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Network Working Group Steve Crocker, Chairman Request for Comments: 102 at BBN, Cambridge NIC#5763 22, 23 February 1971

                     GLITCH CLEANING COMMITTEE
 At the NWG meeting in Urbana on 17-19 February 1971, a
 committee was established to look at the Host/Host protocol
 and see what changes were immediately desirable or necessary.
 The committee is chaired by Steve Crocker, and has eight
 other members:
           Ray Tomlinson                 BBN (Tenex)
           Jim White                     UCSB
           Gary Grossman                 Illinois
           Tom Barkalow                  Lincoln (TX2)
           Will Crowther                 BBN (IMPs)
           Bob Bressler                  MIT (Dynamic Modeling
           Doug McKay                    IBM (Yorktown)
           Dan Murphy                    BBN (Tenex)
 A number of topics were discussed.  On some of these topics, a
 consensus was reached on whether or not to recommend a change, and if
 so, what the change should be.  On the remaining topics, specific
 alternatives were proposed but no consensus was reached.
 The committee will immediately canvas the network community and
 gather reaction to its recommendations and the proposed alternatives.
 The committee will then reconvene at UCLA on 8 March 1971 and decide
 on final recommendations.  Steve Crocker will then write Document #2.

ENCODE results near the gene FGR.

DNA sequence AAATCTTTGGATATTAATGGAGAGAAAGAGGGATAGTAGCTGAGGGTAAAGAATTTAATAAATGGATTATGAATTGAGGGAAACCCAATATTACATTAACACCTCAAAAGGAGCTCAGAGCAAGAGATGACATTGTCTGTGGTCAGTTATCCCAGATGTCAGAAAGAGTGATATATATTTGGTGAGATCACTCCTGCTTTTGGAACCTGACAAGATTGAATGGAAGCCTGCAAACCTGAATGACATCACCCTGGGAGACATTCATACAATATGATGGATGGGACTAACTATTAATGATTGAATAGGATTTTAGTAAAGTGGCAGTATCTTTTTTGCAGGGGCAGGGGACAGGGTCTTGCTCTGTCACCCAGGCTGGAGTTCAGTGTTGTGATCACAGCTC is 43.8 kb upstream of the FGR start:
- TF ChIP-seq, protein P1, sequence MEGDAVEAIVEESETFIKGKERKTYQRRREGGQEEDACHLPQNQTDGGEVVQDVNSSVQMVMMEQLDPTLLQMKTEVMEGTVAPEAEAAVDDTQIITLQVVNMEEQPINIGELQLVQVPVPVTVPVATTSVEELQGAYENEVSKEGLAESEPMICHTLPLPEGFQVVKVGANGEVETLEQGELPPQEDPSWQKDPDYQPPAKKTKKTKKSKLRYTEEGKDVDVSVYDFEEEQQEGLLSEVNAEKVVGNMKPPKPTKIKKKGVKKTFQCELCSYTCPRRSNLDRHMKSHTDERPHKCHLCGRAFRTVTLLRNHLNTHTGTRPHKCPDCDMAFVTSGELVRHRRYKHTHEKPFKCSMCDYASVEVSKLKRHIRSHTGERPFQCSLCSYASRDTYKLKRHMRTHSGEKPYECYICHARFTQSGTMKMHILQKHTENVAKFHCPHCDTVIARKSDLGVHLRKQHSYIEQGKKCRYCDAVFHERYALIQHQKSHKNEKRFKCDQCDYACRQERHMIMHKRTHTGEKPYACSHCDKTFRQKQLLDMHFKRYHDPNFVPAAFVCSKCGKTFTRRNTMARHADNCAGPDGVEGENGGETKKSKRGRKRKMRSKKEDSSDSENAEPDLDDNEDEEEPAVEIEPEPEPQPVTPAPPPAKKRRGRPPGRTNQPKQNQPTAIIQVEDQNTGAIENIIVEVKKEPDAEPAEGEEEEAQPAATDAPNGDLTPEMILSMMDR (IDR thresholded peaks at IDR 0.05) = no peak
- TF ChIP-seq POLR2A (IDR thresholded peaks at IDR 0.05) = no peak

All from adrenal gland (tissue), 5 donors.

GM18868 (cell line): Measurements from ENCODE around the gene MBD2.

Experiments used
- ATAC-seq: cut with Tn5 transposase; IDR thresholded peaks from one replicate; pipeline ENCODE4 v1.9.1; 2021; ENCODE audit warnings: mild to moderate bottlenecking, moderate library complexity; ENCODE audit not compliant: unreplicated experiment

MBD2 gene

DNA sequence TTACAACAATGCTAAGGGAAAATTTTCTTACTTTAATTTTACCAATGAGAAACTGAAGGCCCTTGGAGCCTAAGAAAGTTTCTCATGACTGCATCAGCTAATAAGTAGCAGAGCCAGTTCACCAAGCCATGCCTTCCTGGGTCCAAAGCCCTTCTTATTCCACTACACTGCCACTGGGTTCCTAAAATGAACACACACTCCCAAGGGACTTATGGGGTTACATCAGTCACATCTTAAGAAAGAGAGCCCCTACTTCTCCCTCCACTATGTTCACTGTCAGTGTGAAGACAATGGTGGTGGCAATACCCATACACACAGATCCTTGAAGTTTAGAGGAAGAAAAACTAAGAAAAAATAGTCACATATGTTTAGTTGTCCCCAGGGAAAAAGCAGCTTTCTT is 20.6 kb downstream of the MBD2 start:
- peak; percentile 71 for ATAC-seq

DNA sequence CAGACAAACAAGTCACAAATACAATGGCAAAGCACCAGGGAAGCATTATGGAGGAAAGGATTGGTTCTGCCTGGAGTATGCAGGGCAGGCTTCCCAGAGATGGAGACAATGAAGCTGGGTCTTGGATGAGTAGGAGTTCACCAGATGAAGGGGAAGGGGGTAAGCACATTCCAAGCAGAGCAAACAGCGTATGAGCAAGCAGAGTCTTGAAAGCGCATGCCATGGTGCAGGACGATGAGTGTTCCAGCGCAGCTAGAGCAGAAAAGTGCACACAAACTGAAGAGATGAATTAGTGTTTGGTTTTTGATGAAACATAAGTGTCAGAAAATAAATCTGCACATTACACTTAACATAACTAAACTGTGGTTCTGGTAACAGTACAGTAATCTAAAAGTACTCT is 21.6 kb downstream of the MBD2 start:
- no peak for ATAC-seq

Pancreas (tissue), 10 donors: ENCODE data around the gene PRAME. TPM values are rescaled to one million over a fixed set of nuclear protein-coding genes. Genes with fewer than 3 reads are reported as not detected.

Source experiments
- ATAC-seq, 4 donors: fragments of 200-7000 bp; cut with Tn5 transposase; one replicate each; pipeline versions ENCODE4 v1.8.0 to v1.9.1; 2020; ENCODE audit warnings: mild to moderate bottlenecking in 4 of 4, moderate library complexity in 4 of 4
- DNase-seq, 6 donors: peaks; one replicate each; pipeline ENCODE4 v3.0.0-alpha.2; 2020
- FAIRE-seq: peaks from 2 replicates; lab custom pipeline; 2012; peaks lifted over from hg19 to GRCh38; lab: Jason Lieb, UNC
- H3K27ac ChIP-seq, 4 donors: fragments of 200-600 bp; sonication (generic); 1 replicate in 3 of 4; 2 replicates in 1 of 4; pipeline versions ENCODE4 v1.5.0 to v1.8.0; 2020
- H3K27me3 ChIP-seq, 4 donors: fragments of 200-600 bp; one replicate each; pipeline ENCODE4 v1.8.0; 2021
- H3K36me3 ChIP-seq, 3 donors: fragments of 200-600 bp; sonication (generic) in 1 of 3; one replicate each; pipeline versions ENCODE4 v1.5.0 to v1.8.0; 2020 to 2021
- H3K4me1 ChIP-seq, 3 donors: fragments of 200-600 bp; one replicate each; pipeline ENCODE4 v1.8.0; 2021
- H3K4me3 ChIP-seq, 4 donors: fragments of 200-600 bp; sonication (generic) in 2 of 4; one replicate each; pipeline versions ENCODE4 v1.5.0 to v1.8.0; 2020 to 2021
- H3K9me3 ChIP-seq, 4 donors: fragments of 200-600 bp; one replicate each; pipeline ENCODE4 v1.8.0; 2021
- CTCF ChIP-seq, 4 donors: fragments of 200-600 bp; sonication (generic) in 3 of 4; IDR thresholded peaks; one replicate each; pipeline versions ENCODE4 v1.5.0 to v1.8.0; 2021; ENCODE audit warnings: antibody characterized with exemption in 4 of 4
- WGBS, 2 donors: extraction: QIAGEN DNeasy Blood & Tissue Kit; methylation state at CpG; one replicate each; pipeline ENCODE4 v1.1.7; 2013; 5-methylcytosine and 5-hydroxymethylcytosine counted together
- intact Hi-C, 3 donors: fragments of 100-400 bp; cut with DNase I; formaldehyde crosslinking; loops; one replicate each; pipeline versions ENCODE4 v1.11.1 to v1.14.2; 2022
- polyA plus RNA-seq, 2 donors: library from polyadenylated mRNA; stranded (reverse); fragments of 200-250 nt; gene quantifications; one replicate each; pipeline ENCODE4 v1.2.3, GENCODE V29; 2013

This sequence is in lieu of the change procedure outlined in NWG/RFC


 Specific Recommendations
 1. The ECO and ERP command should each be 8 bits long.
 2. The ERR command should be 96 bits long.
 3. Message Data Types should be eliminated.  Third-level protocol
    people may reinstate such a mechanism.
 4. The Cease mechanism should be discontinued.
 5. A new pair of one byte commands RST (reset) and RRP (reset reply)
    should be added.  The RST should be interpreted as a signal to
    purge the NCP tables of any existing entries which arose from the
    sending Host.  The RRP command should be returned to acknowledge
    receipt of the RST.  The Host sending the RST may proceed after
    receiving either a RST or a RRP in return.  A RST may be returned
    if the second Host comes up after the first Host.
 6. Although it was suggested at the Urbana meeting that connections
    should be full-duplex, the committee recommends against this
 7. Messages should be an integral number of bytes, and the number of
    bytes and the byte size should be specified in each message.  The
    marking convention should be abandoned and the padding ignored.
    The number of bytes in the message should be a 16-bit number
    following the leader.  The byte size should be in the next 8-bit
    field.  Two suggestions were generated for the starting point of
    the text, and these are explained in the next session.
    For flow control purposes, the number of bits in a message is the
    product of the number of bytes and the byte size.  The leader and
    other fixed format fields are not counted.
 8. The problem of synchronizing the interrupt signal in a console
    input stream was considered.  We consider the console input
    scanner as a process and note two reasonable implementations: it
    may either read characters as fast as it can, looking for the
    interrupt character and throwing away characters if there is no
    room in the user process' input queue; it may read characters only
    as fast as the user process can receive them, (or at least has
    room for them).
 The first implementation guarantees that the interrupt character
 (e.g., control - C on the PDP-10 10/50) will always be acted on, but